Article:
Favorite Non-Fiction Books, #72: The Republican Party, Its History, Principles, and Policies
At first I contemplated sharing this as an April Fool's Day installment of this series, a little fun in a world that seems to take itself far too seriously far too often.
And then I read the damned thing.
Much of the contents of this book were originally written for the 1888 and 1892 presidential campaigns, both of which saw Democrat Grover Cleveland contesting with Republican Benjamin Harrison (one win apiece). The edition in my library dates from 1898, updated in advance of that year's congressional campaign. President McKinley himself contributed to the book, as did Massachusetts Senator Henry Cabot Lodge, our own NH Senator William Chandler, and a bevy of other Republican luminaries of the day.
Much of the book is given over to tracing the history of the United States and the forces that gave rise to the Republican Party from the ashes of the Whigs and Free-Soilers and others at mid-century. This is clearly a campaign document, not serious history, with claims of credit for one side and charges of failure by the other. The language is hyperbolic in the extreme. And yet, and yet, it is so deeply instructive to explore the stated ideology of the Republican leadership 120 years ago, and to consider how far that party has strayed from its roots.
This Republican party boasted of "honest, wise, safe, liberal, progressive American counsel...from the free men of the free North" as opposed to the "unwise, unsafe, Illiberal, obstructive, un-American counsel" from those other guys. Some examples:
Concern over black voters deprived of suffrage in the South:
"In a political system based like ours upon the absolute equality of all men before the law, if the humblest citizen is deprived of his rights, without redress, the government ceases to be republican in form. If injustice is inflicted upon one, all are the victims. It is not a local question."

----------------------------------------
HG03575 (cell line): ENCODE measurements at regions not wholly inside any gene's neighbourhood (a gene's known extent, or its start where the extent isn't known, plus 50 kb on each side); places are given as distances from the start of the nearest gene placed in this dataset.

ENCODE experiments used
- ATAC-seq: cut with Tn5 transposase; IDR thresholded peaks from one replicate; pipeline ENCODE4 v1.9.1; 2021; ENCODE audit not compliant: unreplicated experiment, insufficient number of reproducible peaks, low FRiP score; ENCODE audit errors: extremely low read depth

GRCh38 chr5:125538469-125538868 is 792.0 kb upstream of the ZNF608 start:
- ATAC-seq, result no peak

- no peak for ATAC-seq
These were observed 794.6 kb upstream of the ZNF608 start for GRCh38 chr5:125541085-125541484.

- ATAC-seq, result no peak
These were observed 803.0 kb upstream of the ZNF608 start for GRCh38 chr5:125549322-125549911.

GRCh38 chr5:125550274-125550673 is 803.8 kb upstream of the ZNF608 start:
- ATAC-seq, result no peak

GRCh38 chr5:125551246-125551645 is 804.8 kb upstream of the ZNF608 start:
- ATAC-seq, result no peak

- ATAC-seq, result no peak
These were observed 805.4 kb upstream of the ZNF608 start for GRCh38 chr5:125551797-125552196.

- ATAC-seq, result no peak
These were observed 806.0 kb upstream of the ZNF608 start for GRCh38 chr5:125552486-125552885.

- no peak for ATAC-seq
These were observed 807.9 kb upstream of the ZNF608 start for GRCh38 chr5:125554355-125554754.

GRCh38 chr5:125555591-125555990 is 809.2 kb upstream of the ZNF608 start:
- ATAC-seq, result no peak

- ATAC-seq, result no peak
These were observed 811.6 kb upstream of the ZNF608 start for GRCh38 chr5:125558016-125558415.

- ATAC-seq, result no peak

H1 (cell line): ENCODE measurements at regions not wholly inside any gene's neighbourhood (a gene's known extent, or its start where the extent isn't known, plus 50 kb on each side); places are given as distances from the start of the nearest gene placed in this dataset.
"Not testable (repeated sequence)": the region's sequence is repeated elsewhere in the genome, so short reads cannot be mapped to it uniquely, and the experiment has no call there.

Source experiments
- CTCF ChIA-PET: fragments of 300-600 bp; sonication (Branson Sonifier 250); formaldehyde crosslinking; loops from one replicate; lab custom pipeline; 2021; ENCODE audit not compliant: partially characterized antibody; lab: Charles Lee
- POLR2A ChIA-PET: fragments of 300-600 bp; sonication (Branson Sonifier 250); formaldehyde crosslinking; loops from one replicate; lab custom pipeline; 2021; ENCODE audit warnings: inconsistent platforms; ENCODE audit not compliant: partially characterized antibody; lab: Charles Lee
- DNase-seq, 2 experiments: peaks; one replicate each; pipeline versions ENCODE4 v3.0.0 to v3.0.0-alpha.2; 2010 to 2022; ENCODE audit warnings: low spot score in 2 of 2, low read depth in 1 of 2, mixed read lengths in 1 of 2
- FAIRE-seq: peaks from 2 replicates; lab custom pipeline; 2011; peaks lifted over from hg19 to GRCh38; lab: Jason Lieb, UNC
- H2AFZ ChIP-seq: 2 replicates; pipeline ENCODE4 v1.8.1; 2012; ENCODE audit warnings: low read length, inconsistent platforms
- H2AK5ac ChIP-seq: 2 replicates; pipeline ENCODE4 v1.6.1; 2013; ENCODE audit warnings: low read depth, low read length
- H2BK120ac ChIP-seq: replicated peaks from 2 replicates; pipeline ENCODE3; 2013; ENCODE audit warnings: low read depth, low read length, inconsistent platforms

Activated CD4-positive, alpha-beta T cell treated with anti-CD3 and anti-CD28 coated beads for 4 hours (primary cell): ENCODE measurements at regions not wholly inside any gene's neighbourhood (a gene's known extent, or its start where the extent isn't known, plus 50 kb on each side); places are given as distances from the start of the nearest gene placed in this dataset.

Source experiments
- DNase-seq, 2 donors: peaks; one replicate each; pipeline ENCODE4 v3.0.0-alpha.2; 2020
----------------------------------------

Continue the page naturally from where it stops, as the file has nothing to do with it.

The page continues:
"The obligation rests upon the State to see that every citizen has an education."
"The obligation rests upon the State to pursue such policy as will keep the standard of wages up to the highest possible point."
"The government is abundantly able to provide for men in their declining years - to care for those who are destitute and suffering."
While their policies on social justice were far more liberal, Republicans have always been the party of big business. The biggest difference between then and now is that in the 19th century corporations wanted a robust national government that would dig canals and seize land for railroads and control currency rates. Now, corporate hunger isn't for infrastructure improvements but for deregulation, cheap labor, and low taxes. Republicans hated taxes then (mostly the tobacco and other excise taxes) and wanted to rely solely on a protective tariff for national revenue. I'd say the Trump team is turning back the clock to those days, though he seemed to miss the memo on shared prosperity through education, high wages, and strong pensions.
Our glorious leader does seem to share his adopted party's feelings on immigration - the following passage would fit right in at one of his ego-stroking pep rallies, except it comes in the form of complete sentences with some words exceeding two syllables: "There is nothing to prevent our onward and upward to the triumphal position awaiting her...except some stupid and wicked policy that shall throw down all barriers and let the hordes of the world in to prey upon her magnificence, as the Goths poured in and devastated the Eternal City."
You know what? Fools then, fools now, April first or not.